Provides easy access via the Federal Interagency Council on Statistical Policy to the full range of statistics and information produced by federal agencies for public use.
    • Data.gov
      The purpose of Data.gov is to increase public access to high value, machine readable datasets generated by the Executive Branch of the Federal Government. Data.gov provides descriptions of the Federal datasets (metadata), information about how to access the datasets, and tools that leverage government datasets.
    • Historical Statistics of the United States Millennial Edition Online
      Provides access to over 37,000 data series from the revised and expanded Historical Statistics of the United States, covering topics ranging from migration and health to crime and the Confederate States of America. The fully searchable and downloadable electronic edition permits users to graph individual tables and create customized tables and spreadsheets.
    • VASTAT: Virginia Statistics
      Contains a wide variety of statistical data on Virginia from the Weldon Cooper Center for Public Service at the University of Virginia.
    • Agency Websites
      “Find Government Information” / “Statistics”
      • Subject Specific Government Statistics
        • Business & Labor
        • Crime
          • Bureau of Justice Statistics
            Provides statistics and full text reports on crime, victims, offenders, law enforcement, courts and corrections.
          • Crime in Virginia
            Provides state, county and city crime statistics as part of the Unifrom Crime Reporting Program. Includes violent and property crimes, hate crimes and arrests, as well as statistics on law enforcement employment and officers killed and assaulted.
          • Uniform Crime Reports
            Provides national, state and individual agency crime statistics collected from nearly 17,000 law enforcement agencies across the United States. Includes crime rates, hate crimes and arrests, as well as statistics on law enforcement employment and officers killed and assaulted.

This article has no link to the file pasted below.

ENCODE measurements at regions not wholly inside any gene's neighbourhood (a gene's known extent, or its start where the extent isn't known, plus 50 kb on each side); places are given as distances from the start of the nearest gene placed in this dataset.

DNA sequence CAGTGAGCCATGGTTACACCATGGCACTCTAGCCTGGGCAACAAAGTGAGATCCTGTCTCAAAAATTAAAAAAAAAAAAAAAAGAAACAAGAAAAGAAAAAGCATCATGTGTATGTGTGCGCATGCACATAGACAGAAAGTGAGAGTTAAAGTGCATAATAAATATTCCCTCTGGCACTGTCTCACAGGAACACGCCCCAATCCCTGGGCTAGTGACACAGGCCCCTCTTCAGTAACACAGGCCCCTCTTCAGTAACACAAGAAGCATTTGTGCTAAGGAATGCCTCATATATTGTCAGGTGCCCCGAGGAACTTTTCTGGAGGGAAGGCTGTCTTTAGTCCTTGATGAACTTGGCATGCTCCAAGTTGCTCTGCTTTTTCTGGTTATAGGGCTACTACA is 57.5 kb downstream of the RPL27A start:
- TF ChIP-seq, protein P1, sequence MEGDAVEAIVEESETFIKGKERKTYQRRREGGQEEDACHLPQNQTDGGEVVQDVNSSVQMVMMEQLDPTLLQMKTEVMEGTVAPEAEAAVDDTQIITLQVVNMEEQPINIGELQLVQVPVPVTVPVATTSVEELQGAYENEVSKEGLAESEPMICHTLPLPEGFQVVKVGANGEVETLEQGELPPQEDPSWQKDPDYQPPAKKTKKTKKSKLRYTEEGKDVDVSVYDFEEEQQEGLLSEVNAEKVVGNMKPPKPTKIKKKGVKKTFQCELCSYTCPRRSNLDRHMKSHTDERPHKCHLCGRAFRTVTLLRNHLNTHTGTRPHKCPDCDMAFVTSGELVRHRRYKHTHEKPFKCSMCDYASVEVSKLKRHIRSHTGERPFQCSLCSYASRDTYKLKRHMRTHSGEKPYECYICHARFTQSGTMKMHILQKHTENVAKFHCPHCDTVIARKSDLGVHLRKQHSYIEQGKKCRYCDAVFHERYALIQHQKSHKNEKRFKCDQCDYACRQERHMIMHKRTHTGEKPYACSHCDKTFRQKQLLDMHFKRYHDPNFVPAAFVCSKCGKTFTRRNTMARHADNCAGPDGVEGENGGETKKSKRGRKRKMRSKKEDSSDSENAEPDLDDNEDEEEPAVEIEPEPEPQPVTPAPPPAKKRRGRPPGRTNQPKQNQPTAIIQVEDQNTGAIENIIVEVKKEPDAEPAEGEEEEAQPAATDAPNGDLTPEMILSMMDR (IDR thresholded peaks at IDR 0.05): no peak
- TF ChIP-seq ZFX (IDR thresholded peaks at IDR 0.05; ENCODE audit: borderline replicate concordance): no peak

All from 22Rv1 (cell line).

• Education
        • Health
        • Population
          • American FactFinder
            Contains population, housing, economic, and geographic data from the Decennial Census, Economic Census, American Community Survey (ACS), and Population Estimates Program of the U.S. Census Bureau.
  • Data Archives
    • ICPSR -- Inter-University Consortium for Political and Social Research
      Provides access to a vast archive of social science data for research and instruction. ICPSR's data holdings, divided into 17 broad subject areas, are for use with statistical software, such as SAS, SPSS, and Stata. A unit within the Institute for Social Research at the University of Michigan, ICPSR is a membership-based organization, with over 640 member colleges and universities around the world. First time users must create an account.
Evaluate Your Sources
  • Be critical: use the CRAAP test when viewing data and statistics.

       Currency: Note that you may not always find statistics up to date -- it takes a while to collect the data and then publish it.

       Relevance: Do the statistics support your topic?

       Authority: Statistics from government agencies should be trustworthy! Always verify the source of the statistics.

       Accuracy: Look at the statistics carefully for obvious errors.

       Purpose: Look for bias. Anyone can take data and present it to suit their argument.

Copyright & Citation
  • As with any source you use, whether it is from a library database or the open web, it is important to be aware of copyright restrictions.
    Always read the terms of use.
  • Always cite your source, even if it’s free
    • Citation Styles Handbook
      Summarizes and illustrates the bibliographical formatting rules for two citation styles: the American Psychological Association (APA) style and the Modern Language Association (MLA) style. Maintained by the Writer's Workshop, Center for Writing Studies, University of Illinois.

Off Campus Access to library resources
When you select an electronic resource (database, journal, etc.) from off campus, you will need to enter your MIDAS login information. Online resources available through the ODU Library web site are limited to currently registered students, staff, and faculty of Old Dominion University due to licensing restrictions.